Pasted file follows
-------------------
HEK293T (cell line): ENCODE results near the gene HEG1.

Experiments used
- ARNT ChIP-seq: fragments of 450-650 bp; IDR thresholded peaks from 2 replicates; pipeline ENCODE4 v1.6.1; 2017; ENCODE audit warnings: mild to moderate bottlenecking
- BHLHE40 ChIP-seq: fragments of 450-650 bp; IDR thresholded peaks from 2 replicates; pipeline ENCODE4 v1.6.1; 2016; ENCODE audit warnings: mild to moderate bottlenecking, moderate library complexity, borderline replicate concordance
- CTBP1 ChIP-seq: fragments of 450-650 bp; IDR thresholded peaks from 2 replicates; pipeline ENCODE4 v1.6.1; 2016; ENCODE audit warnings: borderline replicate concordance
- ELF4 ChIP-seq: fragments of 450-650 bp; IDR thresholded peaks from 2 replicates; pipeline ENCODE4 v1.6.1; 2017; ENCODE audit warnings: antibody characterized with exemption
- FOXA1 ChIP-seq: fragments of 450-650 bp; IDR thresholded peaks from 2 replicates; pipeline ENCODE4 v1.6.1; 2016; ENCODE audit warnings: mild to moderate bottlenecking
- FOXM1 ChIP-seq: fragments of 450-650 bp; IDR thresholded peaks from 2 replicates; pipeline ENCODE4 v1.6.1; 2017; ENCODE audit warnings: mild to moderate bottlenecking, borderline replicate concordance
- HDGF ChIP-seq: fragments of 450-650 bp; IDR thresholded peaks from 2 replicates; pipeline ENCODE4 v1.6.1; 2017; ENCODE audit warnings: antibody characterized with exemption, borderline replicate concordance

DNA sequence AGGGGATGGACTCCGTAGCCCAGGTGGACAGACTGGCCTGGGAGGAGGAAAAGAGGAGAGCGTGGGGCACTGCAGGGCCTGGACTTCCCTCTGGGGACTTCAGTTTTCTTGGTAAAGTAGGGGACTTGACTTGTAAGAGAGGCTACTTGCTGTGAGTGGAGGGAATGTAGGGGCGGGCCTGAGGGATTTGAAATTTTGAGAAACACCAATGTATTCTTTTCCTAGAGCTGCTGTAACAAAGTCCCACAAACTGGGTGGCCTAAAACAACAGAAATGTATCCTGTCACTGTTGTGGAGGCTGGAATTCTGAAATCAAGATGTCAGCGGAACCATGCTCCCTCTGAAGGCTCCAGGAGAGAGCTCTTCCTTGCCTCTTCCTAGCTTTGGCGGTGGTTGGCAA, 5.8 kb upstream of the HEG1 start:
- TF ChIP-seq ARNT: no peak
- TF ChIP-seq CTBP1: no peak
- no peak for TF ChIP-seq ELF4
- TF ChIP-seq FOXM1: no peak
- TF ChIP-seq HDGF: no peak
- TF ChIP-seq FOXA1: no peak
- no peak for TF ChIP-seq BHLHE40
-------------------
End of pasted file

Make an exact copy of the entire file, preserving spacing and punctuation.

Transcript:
HEK293T (cell line): ENCODE results near the gene HEG1.

Experiments used
- ARNT ChIP-seq: fragments of 450-650 bp; IDR thresholded peaks from 2 replicates; pipeline ENCODE4 v1.6.1; 2017; ENCODE audit warnings: mild to moderate bottlenecking
- BHLHE40 ChIP-seq: fragments of 450-650 bp; IDR thresholded peaks from 2 replicates; pipeline ENCODE4 v1.6.1; 2016; ENCODE audit warnings: mild to moderate bottlenecking, moderate library complexity, borderline replicate concordance
- CTBP1 ChIP-seq: fragments of 450-650 bp; IDR thresholded peaks from 2 replicates; pipeline ENCODE4 v1.6.1; 2016; ENCODE audit warnings: borderline replicate concordance
- ELF4 ChIP-seq: fragments of 450-650 bp; IDR thresholded peaks from 2 replicates; pipeline ENCODE4 v1.6.1; 2017; ENCODE audit warnings: antibody characterized with exemption
- FOXA1 ChIP-seq: fragments of 450-650 bp; IDR thresholded peaks from 2 replicates; pipeline ENCODE4 v1.6.1; 2016; ENCODE audit warnings: mild to moderate bottlenecking
- FOXM1 ChIP-seq: fragments of 450-650 bp; IDR thresholded peaks from 2 replicates; pipeline ENCODE4 v1.6.1; 2017; ENCODE audit warnings: mild to moderate bottlenecking, borderline replicate concordance
- HDGF ChIP-seq: fragments of 450-650 bp; IDR thresholded peaks from 2 replicates; pipeline ENCODE4 v1.6.1; 2017; ENCODE audit warnings: antibody characterized with exemption, borderline replicate concordance

DNA sequence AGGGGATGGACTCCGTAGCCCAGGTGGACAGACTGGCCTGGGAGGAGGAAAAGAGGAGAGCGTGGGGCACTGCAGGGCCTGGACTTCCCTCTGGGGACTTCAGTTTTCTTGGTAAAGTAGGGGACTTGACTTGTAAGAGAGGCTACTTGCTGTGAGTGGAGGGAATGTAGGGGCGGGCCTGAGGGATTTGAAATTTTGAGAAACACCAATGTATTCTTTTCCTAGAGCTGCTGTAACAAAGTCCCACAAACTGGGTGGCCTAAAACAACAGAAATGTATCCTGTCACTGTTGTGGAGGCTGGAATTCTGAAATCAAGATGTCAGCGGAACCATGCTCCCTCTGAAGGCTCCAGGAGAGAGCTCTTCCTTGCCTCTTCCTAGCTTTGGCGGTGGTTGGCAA, 5.8 kb upstream of the HEG1 start:
- TF ChIP-seq ARNT: no peak
- TF ChIP-seq CTBP1: no peak
- no peak for TF ChIP-seq ELF4
- TF ChIP-seq FOXM1: no peak
- TF ChIP-seq HDGF: no peak
- TF ChIP-seq FOXA1: no peak
- no peak for TF ChIP-seq BHLHE40